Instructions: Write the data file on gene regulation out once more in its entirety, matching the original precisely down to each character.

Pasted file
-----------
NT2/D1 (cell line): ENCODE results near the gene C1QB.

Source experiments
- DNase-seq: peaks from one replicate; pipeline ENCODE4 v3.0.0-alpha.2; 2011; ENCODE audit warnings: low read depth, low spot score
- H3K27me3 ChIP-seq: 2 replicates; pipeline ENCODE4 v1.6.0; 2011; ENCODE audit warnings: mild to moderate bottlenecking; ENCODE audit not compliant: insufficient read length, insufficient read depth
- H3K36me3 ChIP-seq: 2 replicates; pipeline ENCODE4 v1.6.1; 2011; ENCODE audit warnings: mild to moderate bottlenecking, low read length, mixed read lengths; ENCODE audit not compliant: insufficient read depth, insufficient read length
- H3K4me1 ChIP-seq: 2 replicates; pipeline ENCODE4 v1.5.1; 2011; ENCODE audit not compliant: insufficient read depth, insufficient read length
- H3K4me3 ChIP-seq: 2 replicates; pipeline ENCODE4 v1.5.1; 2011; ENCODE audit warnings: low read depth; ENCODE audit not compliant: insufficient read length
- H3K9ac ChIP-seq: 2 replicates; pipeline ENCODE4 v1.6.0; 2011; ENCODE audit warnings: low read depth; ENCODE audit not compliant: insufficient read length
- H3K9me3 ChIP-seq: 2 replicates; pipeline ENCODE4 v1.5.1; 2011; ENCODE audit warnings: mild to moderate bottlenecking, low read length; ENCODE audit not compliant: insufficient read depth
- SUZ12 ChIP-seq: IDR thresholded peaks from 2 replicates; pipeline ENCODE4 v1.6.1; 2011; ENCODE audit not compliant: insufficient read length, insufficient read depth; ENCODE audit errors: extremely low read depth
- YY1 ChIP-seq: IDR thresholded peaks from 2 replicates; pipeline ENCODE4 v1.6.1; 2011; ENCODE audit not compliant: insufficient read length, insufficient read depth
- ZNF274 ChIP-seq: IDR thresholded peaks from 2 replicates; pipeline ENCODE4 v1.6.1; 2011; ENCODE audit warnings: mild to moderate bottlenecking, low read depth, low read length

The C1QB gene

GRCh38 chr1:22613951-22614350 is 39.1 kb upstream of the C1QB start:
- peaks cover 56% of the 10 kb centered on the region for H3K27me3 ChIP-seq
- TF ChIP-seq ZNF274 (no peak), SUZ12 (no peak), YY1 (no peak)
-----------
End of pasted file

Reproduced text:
NT2/D1 (cell line): ENCODE results near the gene C1QB.

Source experiments
- DNase-seq: peaks from one replicate; pipeline ENCODE4 v3.0.0-alpha.2; 2011; ENCODE audit warnings: low read depth, low spot score
- H3K27me3 ChIP-seq: 2 replicates; pipeline ENCODE4 v1.6.0; 2011; ENCODE audit warnings: mild to moderate bottlenecking; ENCODE audit not compliant: insufficient read length, insufficient read depth
- H3K36me3 ChIP-seq: 2 replicates; pipeline ENCODE4 v1.6.1; 2011; ENCODE audit warnings: mild to moderate bottlenecking, low read length, mixed read lengths; ENCODE audit not compliant: insufficient read depth, insufficient read length
- H3K4me1 ChIP-seq: 2 replicates; pipeline ENCODE4 v1.5.1; 2011; ENCODE audit not compliant: insufficient read depth, insufficient read length
- H3K4me3 ChIP-seq: 2 replicates; pipeline ENCODE4 v1.5.1; 2011; ENCODE audit warnings: low read depth; ENCODE audit not compliant: insufficient read length
- H3K9ac ChIP-seq: 2 replicates; pipeline ENCODE4 v1.6.0; 2011; ENCODE audit warnings: low read depth; ENCODE audit not compliant: insufficient read length
- H3K9me3 ChIP-seq: 2 replicates; pipeline ENCODE4 v1.5.1; 2011; ENCODE audit warnings: mild to moderate bottlenecking, low read length; ENCODE audit not compliant: insufficient read depth
- SUZ12 ChIP-seq: IDR thresholded peaks from 2 replicates; pipeline ENCODE4 v1.6.1; 2011; ENCODE audit not compliant: insufficient read length, insufficient read depth; ENCODE audit errors: extremely low read depth
- YY1 ChIP-seq: IDR thresholded peaks from 2 replicates; pipeline ENCODE4 v1.6.1; 2011; ENCODE audit not compliant: insufficient read length, insufficient read depth
- ZNF274 ChIP-seq: IDR thresholded peaks from 2 replicates; pipeline ENCODE4 v1.6.1; 2011; ENCODE audit warnings: mild to moderate bottlenecking, low read depth, low read length

The C1QB gene

GRCh38 chr1:22613951-22614350 is 39.1 kb upstream of the C1QB start:
- peaks cover 56% of the 10 kb centered on the region for H3K27me3 ChIP-seq
- TF ChIP-seq ZNF274 (no peak), SUZ12 (no peak), YY1 (no peak)